In act two, Bruce Wayne becomes Batman. Interestingly enough, Batman is much closer to Nietzsche’s idea of the “Superman” than the Superman character is. Superman isn’t really a man to begin with. He just looks like us. His powers are just “given.” But a Nietzschean superman is a man who makes himself more than a mere man. Bruce Wayne conquers nature, both his own nature and the world around him. As a man, he makes himself more than a man.
But morally speaking, Batman is no Übermensch, for he remains enslaved by the sentimental notion that every human life has some sort of innate value. He does not see that this morality negates the worth of his own achievement. A Batman can only be suffered if he serves his inferiors. Universal human rights—equality—innate dignity—the sanctity of every sperm: these ideas license the subordination and ultimately the destruction of everything below—or above—humanity. They are more than just a death sentence for nature, as Pentti Linkola claims. They are a death sentence for human excellence, high culture, anything in man that points above man.
Of course Batman’s humanistic ethics has limits, particularly when he makes a getaway in the Batmobile, crushing and crashing police cars, blasting through walls, tearing over rooftops. Does Bruce Wayne plan to reimburse the good citizens of Gotham, or is there a higher morality at work here after all?
In act two, Batman begins to clean up Gotham City and uncovers and unravels a complex plot. In act three, we learn who is behind it: The League of Shadows. We learn that Neeson’s character Ducat is the real Ra’s al Ghul, and he and the League have come to a Gotham City tottering on the brink of chaos—to send it over the edge. Of course Batman saves the day, and Gotham is allowed to limp on, sliding deeper into decadence as its people lift their eyes toward the shining mirages of hope and eternal progress that seduce and enthrall their champion as well.
Batman Begins is a dark and serious movie, livened with light humor. It is dazzling to the eye. The script was co-authored by Christopher Nolan and Jewish writer-director David Goyer. There are a few politically correct touches, such as Morgan Freeman (although I find it impossible to dislike Morgan Freeman) and the little fact that one of Wayne’s ancestors was an abolitionist, but nothing that really stinks.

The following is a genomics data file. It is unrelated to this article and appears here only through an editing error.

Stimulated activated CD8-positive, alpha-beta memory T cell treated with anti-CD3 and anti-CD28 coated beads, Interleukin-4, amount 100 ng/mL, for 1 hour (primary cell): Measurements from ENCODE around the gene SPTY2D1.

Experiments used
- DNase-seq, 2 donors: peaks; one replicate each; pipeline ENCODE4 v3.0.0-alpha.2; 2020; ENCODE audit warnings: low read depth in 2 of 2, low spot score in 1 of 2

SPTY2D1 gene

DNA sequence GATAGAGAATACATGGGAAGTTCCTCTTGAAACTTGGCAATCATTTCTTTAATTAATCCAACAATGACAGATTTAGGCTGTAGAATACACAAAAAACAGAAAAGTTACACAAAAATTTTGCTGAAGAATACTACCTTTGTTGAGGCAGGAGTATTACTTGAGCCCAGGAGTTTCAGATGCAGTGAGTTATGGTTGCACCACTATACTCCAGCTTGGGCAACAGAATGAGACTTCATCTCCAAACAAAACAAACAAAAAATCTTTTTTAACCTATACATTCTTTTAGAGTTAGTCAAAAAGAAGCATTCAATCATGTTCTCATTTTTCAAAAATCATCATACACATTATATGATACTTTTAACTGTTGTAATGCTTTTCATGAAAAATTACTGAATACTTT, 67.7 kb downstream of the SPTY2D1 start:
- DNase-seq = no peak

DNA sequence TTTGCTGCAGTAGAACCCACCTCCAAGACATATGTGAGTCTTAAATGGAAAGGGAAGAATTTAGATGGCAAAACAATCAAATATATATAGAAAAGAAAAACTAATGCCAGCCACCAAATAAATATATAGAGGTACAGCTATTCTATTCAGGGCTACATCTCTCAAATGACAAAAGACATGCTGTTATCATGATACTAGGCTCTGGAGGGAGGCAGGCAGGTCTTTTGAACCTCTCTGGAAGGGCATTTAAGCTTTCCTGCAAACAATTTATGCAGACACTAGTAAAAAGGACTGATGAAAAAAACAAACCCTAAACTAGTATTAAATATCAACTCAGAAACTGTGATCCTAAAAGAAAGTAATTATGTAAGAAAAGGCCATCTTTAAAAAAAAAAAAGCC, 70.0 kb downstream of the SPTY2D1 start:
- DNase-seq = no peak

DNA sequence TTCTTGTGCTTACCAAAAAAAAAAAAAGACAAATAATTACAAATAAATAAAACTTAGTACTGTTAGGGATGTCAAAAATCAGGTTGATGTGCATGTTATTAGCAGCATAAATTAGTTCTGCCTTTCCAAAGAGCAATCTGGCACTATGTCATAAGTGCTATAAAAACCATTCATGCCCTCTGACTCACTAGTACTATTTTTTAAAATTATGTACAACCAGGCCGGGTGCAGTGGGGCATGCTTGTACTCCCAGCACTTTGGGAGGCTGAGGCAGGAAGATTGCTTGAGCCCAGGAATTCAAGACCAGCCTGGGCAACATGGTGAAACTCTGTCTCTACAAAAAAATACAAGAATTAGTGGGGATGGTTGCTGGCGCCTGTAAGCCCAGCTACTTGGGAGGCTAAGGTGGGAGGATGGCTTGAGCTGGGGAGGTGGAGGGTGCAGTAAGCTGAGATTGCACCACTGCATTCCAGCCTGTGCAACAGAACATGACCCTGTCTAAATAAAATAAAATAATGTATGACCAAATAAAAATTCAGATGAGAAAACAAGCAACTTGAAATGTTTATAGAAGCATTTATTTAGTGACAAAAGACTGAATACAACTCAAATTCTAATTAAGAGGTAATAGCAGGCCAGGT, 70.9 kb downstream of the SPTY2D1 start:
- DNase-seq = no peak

Batman Begins touches on many of the themes that I discerned in my reviews of Guillermo del Toro’s Hellboy  and Hellboy II . Again, the villains seem to subscribe to the Traditionalist, cyclical view of history; they hold that the trajectory of history is decline; they believe that we inhabit a Dark Age and that a Golden Age will dawn only when the Dark Age is destroyed; and they wish to lend their shoulders to the wheel of time. That which is falling, should be pushed.
The heroes, by contrast, believe in progress. Thus they hold that a better world can be attained by building on the present one.
This is a rather elegant and absolutely radical opposition, which can be exploited to create high stakes dramatic conflict. What fight can be more compelling than the people who want to destroy the world versus the people who want to save it?
This raises the obvious question: Who in Hollywood has been reading René Guénon and Julius Evola—or, in the case of Hellboy , Savitri Devi  and Miguel Serrano? For somebody inside the beast clearly understands that a weaponized Traditionalism is the ultimate revolt against the modern world.